Regional Research Centre


Development and dissemination of improved maize cultivars in Kenya: quality protein maize (QPM)

— Mutinda, CJ; Gethi, MM; Diallo, AO

Maize (Zea mays L.) is the most important staple food crop in Kenya. It is grown over a wide range of agro-ecological zones ranging from sea level to over 2180m above sea level (asl), with average rainfall varying from 250mm to over 2000mm per year. The total land area under maize production in Kenya is about 1.6 million hectares. 70–90% of this production is from small-scale farms. According to Food and Agriculture Organisation (FAO) statistics, the area under maize production (1972–1992) remained stagnant while maize production increased by 1.6% per year. Consumption, by contrast, increased at a rate of 2.1% a year.

Although maize is primarily a provider of calories, supplying almost 20% of the world’s food calories, it also provides about 15% of all food crop protein (National Research Council, 1988). From a nutritional perspective, however, the protein of maize and most cereals is deficient in the essential amino acids lysine and tryptophan (Olson and Hey, 1987). Opaque-2 mutant has been selected by most researchers as the most amenable for uses in applied maize breeding programmes (Bjarnason and Vasal, 1992). Opaque-2 maize, however, has several agronomic problems, such as low yield, ear rot and weevil damage, that make it unviable as a crop.

Breeding efforts at CIMMYT used the opaque-2 gene to convert normal maize, using modifier genes that gave the endosperm a normal or translucent appearance without loss of the increased protein quality contributed by the opaque-2 gene.

Although nobody would recommend the use of maize as a sole source of dietary protein, maize is a primary weaning food for babies and a staple food of the population in several African countries. Replacement of normal maize with QPM can be used for monogastrics (pigs and poultry) whose dietary source of the essential amino acids is mainly from feed.

The purpose of the project was specifically to identify superior QPM cultivars, adapted in the mid-altitude environment for dissemination and QPM maize germplasm, to infuse into our breeding programs in Kenya.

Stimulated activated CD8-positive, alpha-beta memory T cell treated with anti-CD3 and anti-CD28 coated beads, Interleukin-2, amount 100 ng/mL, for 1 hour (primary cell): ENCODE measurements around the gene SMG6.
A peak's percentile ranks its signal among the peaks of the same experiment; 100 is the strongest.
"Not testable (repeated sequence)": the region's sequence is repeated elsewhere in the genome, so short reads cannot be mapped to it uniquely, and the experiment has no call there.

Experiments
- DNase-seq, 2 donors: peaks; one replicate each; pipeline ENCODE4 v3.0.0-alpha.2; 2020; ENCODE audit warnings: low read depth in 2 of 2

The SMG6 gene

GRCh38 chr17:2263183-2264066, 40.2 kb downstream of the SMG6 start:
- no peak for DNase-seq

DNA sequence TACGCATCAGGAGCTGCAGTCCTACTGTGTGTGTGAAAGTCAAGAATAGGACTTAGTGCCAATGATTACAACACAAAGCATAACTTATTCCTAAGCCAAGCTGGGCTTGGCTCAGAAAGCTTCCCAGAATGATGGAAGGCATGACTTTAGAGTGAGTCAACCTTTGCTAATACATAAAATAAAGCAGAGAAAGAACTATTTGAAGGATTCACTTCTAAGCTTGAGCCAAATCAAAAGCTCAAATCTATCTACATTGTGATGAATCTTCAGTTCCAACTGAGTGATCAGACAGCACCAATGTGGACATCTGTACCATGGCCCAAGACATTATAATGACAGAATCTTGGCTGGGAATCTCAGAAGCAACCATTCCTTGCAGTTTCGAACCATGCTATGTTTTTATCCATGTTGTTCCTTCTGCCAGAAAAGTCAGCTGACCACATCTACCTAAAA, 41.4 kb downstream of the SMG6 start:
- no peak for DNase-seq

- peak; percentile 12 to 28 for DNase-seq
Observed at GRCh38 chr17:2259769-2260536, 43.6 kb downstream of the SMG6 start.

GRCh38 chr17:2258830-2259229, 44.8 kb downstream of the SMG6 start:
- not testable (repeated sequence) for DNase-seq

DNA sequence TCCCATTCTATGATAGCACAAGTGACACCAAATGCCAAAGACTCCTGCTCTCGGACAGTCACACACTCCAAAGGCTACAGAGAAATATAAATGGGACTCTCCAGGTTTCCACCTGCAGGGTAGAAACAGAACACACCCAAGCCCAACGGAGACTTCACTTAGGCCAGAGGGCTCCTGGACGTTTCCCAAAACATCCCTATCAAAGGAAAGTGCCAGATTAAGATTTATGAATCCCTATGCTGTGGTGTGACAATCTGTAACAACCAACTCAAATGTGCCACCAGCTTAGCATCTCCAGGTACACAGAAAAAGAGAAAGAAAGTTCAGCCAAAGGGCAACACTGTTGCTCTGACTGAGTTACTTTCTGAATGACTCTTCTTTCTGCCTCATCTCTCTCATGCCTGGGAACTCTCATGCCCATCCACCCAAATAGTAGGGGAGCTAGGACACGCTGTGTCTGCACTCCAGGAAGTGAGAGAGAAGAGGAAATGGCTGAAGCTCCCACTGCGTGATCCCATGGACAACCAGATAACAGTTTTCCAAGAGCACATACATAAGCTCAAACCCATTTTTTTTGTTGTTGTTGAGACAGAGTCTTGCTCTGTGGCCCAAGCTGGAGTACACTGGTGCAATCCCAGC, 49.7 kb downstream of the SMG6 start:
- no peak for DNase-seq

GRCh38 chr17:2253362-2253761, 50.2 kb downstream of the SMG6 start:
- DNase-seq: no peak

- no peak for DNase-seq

A trial of the QPM hybrids in 37 sites across eastern and southern Africa indicated superiority of two hybrids compared to the local checks (Table 1). These two hybrids were consequently nominated for the Year 2002 National Maize Performance Trial (NPT). Once their high grain yield performance and stability across sites in the mid-altitude environment is proven, they will be released to farmers.

Possible approaches to development of QPM have been summarised by Kevin Pixley (Kevin V. Pixley, 2002). According to Pixley, the most prudent approach for success in a breeding programme is to pursue several strategies simultaneously. Two ways of doing this include:

The option of conversion of local germplasm has the obvious disadvantage of the end product, which, after several years of research effort, will resemble the normal variety that was already available at the beginning of the project (except for enhanced nutritional value). And it may not be easy to convert germplasm to QPM. So there is no guarantee of rapid success with any given conversion project.

Our centre’s research thrust involves S1 selections in F2 QPM crosses between normal streak tolerant and QPM lines developed at CIMMYT-Zimbambwe. S1 selection for host plant resistance in maize has been found to be feasible (Mutinda et al., 1998).


Table 1. QPM hybrids evaluated across 37 sites in eastern and southern Africa, 1999/2002

Pedigree Rel. GY(%) Rank Std. dev. Across Tha-1
CML 144/CML 159/CCML182 116 7 5 6.62
CML 144/ CML159 /CML181 111 7 6 7.11
CML 181/CML 175/CML176 109 9 6 6.15
CML 144/CML 159/OBATAMPA 110 9 5 6.17
CML 181/CML 175/OBATAMPA 101 10 6 6.16
CML 144/CML 159/S9151WQ 112 11 6 5.88
Local Check 1 105 11 8 6.25
Local Check 2 108 11 8 6.26
CML 175/CML 176/OBATAMPA 107 12 6 5.66
CML 175/CML 176 96 13 6 5.71
Mean 100 12 6 5.65
LSD (0.05)       0.45
Min       3.64
Max       7.11

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